But since he played the lockout in Sweden, he’s been, at worst, a .5 point-per-game guy.
He now has 44 points in 62 games. He’s leading the team in scoring, still. He’s three points away from his career high. He’s on pace for 58 points. He could legitimately potentially crack 60 this year – and he had no offensive zone starts in this game.
His line was 0% in OZS. They scored two goals (though Backlund only had the one point to show for his efforts). Backlund is not getting any help whatsoever, other than the form of linemates who for once aren’t fourth liners, and he’s crushing it. Again.
It’s amazing what can happen when you give players who deserve it a chance. This team is nowhere without Backlund, and they can’t afford to lose him under any circumstances. Not that I’m privy to locker room dynamics, but how he doesn’t have a letter on his jersey is beyond me.
See what happens with a properly balanced lineup?
When’s the last time you heard someone complain about Alex Chiasson? I guess the spearing incident?
He played just 9:48 against the Panthers, including some penalty kill time. That was the least among Flames forwards. He wasn’t a detriment in that position at all; quite frankly, it’s where he belongs.
Remember that’s where he started the season, too? The Flames’ original fourth line was Bouma – Stajan – Chiasson. It got distorted along the way, poor combinations were attempted, and now we’re back. Chiasson is making fourth line money, he’s doing well in the role, and calls for his head seem to have ceased.
It’s like with Backlund: put your players in a position to succeed. Some can do more than others. But if everyone’s playing their role, chances are you’re gonna be fine.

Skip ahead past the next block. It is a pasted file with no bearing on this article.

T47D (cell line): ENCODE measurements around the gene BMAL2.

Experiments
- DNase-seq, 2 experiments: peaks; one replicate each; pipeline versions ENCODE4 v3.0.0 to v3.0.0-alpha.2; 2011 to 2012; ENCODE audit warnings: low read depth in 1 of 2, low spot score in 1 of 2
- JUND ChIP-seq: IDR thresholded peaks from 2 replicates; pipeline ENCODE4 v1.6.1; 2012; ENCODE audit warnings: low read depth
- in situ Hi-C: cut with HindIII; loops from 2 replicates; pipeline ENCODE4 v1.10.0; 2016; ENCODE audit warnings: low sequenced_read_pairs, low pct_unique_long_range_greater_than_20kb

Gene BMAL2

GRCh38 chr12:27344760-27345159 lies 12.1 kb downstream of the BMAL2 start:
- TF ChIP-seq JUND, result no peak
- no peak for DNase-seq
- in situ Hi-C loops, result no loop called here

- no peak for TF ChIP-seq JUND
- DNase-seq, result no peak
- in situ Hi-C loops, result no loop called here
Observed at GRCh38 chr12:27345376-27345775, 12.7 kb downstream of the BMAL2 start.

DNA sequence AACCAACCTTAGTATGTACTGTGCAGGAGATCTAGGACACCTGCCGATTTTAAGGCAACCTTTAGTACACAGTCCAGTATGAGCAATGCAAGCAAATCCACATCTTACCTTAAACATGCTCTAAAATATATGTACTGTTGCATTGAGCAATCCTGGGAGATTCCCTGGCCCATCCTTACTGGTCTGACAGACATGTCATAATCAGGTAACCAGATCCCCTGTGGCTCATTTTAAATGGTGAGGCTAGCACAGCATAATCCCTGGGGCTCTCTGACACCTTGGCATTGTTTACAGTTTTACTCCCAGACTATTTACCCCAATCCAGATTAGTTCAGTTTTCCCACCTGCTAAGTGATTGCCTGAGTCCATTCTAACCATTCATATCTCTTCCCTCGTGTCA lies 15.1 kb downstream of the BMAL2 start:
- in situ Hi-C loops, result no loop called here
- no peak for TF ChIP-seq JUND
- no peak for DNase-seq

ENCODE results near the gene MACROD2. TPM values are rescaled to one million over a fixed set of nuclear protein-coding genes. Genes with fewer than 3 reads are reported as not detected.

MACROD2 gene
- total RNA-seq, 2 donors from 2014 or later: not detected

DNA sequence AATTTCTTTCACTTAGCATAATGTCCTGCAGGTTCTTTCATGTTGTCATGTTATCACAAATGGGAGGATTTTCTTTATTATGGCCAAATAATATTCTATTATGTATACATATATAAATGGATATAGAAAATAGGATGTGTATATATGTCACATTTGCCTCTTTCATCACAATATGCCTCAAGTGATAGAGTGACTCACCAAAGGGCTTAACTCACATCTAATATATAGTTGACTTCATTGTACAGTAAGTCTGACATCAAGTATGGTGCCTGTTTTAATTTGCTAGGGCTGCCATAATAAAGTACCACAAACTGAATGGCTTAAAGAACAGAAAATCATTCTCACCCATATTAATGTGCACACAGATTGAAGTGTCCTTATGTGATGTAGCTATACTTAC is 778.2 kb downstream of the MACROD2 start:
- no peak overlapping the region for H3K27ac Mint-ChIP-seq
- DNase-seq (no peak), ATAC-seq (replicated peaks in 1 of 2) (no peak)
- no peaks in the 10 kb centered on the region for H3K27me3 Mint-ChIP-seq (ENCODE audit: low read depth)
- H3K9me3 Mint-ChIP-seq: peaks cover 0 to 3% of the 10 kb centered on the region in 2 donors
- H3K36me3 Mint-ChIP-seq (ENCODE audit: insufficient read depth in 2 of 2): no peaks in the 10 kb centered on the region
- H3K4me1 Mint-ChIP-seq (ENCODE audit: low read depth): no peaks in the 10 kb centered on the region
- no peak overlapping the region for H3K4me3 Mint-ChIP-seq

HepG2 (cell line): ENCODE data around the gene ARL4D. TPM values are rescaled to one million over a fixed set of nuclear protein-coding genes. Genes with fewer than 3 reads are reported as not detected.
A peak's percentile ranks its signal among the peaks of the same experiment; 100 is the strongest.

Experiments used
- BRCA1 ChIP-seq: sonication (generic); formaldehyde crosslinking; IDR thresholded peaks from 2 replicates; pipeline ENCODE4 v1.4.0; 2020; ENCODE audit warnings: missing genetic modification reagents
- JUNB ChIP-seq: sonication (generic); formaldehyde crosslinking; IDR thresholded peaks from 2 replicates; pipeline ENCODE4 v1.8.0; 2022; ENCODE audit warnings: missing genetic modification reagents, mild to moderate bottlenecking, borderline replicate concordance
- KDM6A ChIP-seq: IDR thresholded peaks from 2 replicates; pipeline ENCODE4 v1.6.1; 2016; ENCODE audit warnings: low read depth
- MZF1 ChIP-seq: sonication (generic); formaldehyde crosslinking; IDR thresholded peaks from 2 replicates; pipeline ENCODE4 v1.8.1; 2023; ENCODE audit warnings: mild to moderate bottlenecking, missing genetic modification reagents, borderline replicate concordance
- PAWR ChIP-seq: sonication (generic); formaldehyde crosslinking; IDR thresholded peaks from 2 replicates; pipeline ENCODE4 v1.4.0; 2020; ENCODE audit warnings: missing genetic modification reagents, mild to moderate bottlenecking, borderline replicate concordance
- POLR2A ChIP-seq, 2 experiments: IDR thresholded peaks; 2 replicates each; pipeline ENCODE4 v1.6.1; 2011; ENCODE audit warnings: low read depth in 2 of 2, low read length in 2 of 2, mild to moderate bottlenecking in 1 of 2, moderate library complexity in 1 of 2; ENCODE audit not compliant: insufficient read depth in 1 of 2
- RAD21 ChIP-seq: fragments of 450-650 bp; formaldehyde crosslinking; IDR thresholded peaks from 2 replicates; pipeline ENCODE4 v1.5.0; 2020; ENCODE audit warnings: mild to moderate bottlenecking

Sam Bennett is someone else in this situation. We’d like to see more out of him, but he’s been getting scoring chances these past couple of games. It was only a matter of time before one finally went in for him. He played solid third line minutes behind Backlund and Sean Monahan; it’s paying off.
So say Treliving is able to get the forward he’s reportedly looking for at the deadline. Whether that forward takes over on Gaudreau and Monahan’s line and bumps Micheal Ferland to Bennett’s, or even joins Bennett’s directly instead, the Flames have the potential for a pretty decent top nine with an operational fourth line. (This also speaks on not wasting roster spots with goons. If they can’t take a regular shift, they shouldn’t be there. It’s been nice to see from the Flames this season.)
There is so much to start getting excited about here. Backlund’s line, nobody has to worry about. When all the kids get going, well.
Just a bit of premature musing
The Flames currently have a points percentage of .548, eighth in the West. The Blues and Predators are both at .558. One of those Central teams is guaranteed to make the playoffs; if the Kings keep doing what they’re doing, then they both very well might.
The four games the Flames still have against the Kings are probably going to be what decides the season – but considering how well the Flames have played this past week, let’s take a moment and dream a little bigger. Why not? If everyone continues to click…
The Flames are six points back of the Oilers and Ducks with the same number of games played. There’s a lot of season to go, but I think it’s worth entertaining the possibility the Flames won’t be a wild card team. If just one of those two falters down the stretch and the Flames keep rolling, it’s entirely possible they end up top three in the division.
It could even be a first round Battle of Alberta.
If that happens, man, I dunno, I’ll be praying for the comments section.
Still lots of season to go. They’re going to lose games again, too. But this is much more like the team I expected back in October – and it’s good to see this team still has a chance.